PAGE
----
Sondre Lerche

Pretty much everyone agreed that the 2002 debut from Sondre Lerche, Faces Down, contained far more potential than your average teenage coffeehouse songwriter. Bacharach-esque pop tunes are difficult enough for seasoned songwriters, but here was a 19-year-old playing songs he’d written years before and even the worst tunes couldn’t be described as anything less than average.

Two years later, Lerche has become far more consistent in his songwriting and it’s both a blessing and a curse. A blessing in that there isn’t a bad song to be found in the bunch. A curse because there’s also nothing that jumps out in quite the same way "Dead Passengers" did on his debut.

Still, the Beach Boy-styled background vocals in "Wet Ground" and the confident instrumental intro of "Love You" both come close. The title track is especially strong, ranging from delicate finger-picked melodies to bombastic bursts of brilliant pop and roll.

There are so many reasons to recommend Two Way Monologue. The production is absolutely sterling, the songwriting sharp and the voice, sweet Jesus, the voice. Lerche moves effortlessly between a sweet tenor and a relaxed falsetto, sounding confident but never cocky. He maintains perfect control of his vocals throughout but not in the sterile sense that implies. His personality pours through every playful syllable. You can even hear him smirk.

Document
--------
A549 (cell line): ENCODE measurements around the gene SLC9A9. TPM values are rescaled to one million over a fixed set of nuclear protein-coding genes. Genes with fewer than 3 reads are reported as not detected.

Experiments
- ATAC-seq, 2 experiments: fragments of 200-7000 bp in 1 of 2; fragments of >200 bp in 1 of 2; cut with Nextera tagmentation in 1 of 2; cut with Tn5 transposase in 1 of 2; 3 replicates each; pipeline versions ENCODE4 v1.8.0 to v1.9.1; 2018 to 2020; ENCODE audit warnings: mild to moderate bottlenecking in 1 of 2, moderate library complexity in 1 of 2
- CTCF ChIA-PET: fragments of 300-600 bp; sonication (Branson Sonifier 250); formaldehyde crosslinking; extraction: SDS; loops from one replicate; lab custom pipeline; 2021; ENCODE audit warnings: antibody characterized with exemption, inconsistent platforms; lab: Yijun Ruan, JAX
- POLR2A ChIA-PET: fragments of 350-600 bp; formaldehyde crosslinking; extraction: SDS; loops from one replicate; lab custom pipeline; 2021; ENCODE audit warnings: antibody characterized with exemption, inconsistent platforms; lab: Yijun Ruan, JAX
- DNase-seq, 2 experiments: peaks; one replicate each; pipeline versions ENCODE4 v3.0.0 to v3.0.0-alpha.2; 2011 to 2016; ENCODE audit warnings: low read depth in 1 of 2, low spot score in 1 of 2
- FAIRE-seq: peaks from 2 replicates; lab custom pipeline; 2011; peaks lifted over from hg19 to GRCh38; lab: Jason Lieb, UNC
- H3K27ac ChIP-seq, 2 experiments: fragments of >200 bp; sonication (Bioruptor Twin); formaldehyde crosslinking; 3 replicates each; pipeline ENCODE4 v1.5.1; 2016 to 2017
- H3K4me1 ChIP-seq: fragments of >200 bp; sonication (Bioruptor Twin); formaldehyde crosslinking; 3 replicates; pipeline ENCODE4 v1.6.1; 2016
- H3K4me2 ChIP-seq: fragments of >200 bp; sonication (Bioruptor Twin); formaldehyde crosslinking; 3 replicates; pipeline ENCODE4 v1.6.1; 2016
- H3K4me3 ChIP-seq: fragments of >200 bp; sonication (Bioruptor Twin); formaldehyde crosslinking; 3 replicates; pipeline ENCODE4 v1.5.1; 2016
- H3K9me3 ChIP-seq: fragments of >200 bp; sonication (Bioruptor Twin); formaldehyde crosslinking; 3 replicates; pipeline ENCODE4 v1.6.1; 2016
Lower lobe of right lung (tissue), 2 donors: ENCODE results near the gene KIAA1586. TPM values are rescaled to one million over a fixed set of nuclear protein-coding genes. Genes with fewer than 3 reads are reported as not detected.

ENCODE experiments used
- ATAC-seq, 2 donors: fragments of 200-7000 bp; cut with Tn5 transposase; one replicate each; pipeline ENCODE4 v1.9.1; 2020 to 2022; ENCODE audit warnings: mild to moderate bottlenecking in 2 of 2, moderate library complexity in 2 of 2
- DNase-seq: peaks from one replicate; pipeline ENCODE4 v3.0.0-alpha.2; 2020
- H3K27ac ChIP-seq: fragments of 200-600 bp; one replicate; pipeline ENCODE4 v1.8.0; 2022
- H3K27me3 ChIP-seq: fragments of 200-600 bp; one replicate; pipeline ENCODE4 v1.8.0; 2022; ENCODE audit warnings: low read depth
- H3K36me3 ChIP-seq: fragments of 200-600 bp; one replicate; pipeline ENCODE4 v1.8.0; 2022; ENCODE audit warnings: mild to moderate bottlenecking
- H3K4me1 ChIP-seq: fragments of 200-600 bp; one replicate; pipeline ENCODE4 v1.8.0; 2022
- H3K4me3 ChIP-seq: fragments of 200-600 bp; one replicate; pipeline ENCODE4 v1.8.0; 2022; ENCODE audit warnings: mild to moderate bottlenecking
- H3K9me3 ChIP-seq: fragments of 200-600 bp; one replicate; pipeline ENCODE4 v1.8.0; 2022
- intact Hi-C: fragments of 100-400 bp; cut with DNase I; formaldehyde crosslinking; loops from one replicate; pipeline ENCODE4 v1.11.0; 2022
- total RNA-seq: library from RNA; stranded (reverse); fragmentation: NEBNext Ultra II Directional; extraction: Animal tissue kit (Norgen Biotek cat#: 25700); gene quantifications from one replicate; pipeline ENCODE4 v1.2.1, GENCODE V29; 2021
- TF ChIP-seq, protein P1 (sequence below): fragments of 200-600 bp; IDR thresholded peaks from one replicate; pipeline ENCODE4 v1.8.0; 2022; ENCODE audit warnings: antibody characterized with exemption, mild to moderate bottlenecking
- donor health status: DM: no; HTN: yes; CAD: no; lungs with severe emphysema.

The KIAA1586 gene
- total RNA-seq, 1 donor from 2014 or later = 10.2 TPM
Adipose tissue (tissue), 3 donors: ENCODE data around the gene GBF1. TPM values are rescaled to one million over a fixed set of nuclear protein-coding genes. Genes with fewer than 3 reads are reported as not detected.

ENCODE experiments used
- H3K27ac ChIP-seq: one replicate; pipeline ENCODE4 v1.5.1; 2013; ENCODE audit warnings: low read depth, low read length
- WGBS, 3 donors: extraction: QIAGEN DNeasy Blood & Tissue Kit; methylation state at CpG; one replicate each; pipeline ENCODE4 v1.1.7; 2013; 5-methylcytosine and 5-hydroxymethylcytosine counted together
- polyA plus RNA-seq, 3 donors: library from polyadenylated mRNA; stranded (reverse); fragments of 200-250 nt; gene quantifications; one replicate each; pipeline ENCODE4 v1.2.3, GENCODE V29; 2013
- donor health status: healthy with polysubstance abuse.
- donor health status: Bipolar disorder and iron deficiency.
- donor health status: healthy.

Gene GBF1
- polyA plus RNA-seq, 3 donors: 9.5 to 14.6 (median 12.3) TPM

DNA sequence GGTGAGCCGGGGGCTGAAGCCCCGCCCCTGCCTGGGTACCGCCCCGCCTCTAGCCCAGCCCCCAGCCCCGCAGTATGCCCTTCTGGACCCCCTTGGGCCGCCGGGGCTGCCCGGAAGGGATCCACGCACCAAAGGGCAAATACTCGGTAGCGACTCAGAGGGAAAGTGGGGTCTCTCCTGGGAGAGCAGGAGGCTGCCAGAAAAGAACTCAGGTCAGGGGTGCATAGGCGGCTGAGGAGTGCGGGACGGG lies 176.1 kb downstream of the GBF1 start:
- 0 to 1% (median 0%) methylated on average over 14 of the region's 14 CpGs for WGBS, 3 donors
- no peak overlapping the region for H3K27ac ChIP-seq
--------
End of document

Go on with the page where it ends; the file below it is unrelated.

Two Way Monologue is one of those albums that deserves far more success than it is likely to get. With the right marketing push, Lerche could be the male equivalent of Norah Jones–successful critically, true to his own vision but still commercially viable.

Even if it doesn’t catch on, I’d advise anyone with an interest in classic pop songwriting to pick this album up.


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